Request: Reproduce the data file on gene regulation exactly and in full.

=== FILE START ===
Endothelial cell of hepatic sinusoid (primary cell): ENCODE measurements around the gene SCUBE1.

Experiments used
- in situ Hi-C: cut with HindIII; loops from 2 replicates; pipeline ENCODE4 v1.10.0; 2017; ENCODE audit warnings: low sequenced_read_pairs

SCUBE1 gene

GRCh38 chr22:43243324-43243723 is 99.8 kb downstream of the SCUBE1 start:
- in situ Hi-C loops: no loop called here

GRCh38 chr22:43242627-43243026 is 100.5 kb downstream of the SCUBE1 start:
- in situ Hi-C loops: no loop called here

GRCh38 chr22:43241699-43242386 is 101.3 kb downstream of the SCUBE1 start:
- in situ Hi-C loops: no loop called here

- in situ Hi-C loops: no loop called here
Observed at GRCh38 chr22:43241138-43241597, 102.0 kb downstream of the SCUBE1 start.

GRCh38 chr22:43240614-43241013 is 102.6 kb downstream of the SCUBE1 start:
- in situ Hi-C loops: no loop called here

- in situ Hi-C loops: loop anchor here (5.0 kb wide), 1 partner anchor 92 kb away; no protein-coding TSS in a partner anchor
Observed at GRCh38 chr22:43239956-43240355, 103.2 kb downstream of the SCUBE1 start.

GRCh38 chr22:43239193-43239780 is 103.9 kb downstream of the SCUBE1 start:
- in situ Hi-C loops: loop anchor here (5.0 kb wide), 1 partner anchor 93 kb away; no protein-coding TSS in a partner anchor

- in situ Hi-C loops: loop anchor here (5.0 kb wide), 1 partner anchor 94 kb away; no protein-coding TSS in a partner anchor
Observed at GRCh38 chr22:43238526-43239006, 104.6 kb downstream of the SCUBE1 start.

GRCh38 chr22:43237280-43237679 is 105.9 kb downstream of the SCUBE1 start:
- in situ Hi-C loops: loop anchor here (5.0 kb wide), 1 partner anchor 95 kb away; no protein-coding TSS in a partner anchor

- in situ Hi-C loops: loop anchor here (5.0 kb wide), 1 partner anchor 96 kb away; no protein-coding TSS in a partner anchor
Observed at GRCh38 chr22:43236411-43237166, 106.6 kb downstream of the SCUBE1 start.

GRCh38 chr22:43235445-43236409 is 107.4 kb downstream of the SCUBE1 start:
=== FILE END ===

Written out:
Endothelial cell of hepatic sinusoid (primary cell): ENCODE measurements around the gene SCUBE1.

Experiments used
- in situ Hi-C: cut with HindIII; loops from 2 replicates; pipeline ENCODE4 v1.10.0; 2017; ENCODE audit warnings: low sequenced_read_pairs

SCUBE1 gene

GRCh38 chr22:43243324-43243723 is 99.8 kb downstream of the SCUBE1 start:
- in situ Hi-C loops: no loop called here

GRCh38 chr22:43242627-43243026 is 100.5 kb downstream of the SCUBE1 start:
- in situ Hi-C loops: no loop called here

GRCh38 chr22:43241699-43242386 is 101.3 kb downstream of the SCUBE1 start:
- in situ Hi-C loops: no loop called here

- in situ Hi-C loops: no loop called here
Observed at GRCh38 chr22:43241138-43241597, 102.0 kb downstream of the SCUBE1 start.

GRCh38 chr22:43240614-43241013 is 102.6 kb downstream of the SCUBE1 start:
- in situ Hi-C loops: no loop called here

- in situ Hi-C loops: loop anchor here (5.0 kb wide), 1 partner anchor 92 kb away; no protein-coding TSS in a partner anchor
Observed at GRCh38 chr22:43239956-43240355, 103.2 kb downstream of the SCUBE1 start.

GRCh38 chr22:43239193-43239780 is 103.9 kb downstream of the SCUBE1 start:
- in situ Hi-C loops: loop anchor here (5.0 kb wide), 1 partner anchor 93 kb away; no protein-coding TSS in a partner anchor

- in situ Hi-C loops: loop anchor here (5.0 kb wide), 1 partner anchor 94 kb away; no protein-coding TSS in a partner anchor
Observed at GRCh38 chr22:43238526-43239006, 104.6 kb downstream of the SCUBE1 start.

GRCh38 chr22:43237280-43237679 is 105.9 kb downstream of the SCUBE1 start:
- in situ Hi-C loops: loop anchor here (5.0 kb wide), 1 partner anchor 95 kb away; no protein-coding TSS in a partner anchor

- in situ Hi-C loops: loop anchor here (5.0 kb wide), 1 partner anchor 96 kb away; no protein-coding TSS in a partner anchor
Observed at GRCh38 chr22:43236411-43237166, 106.6 kb downstream of the SCUBE1 start.

GRCh38 chr22:43235445-43236409 is 107.4 kb downstream of the SCUBE1 start: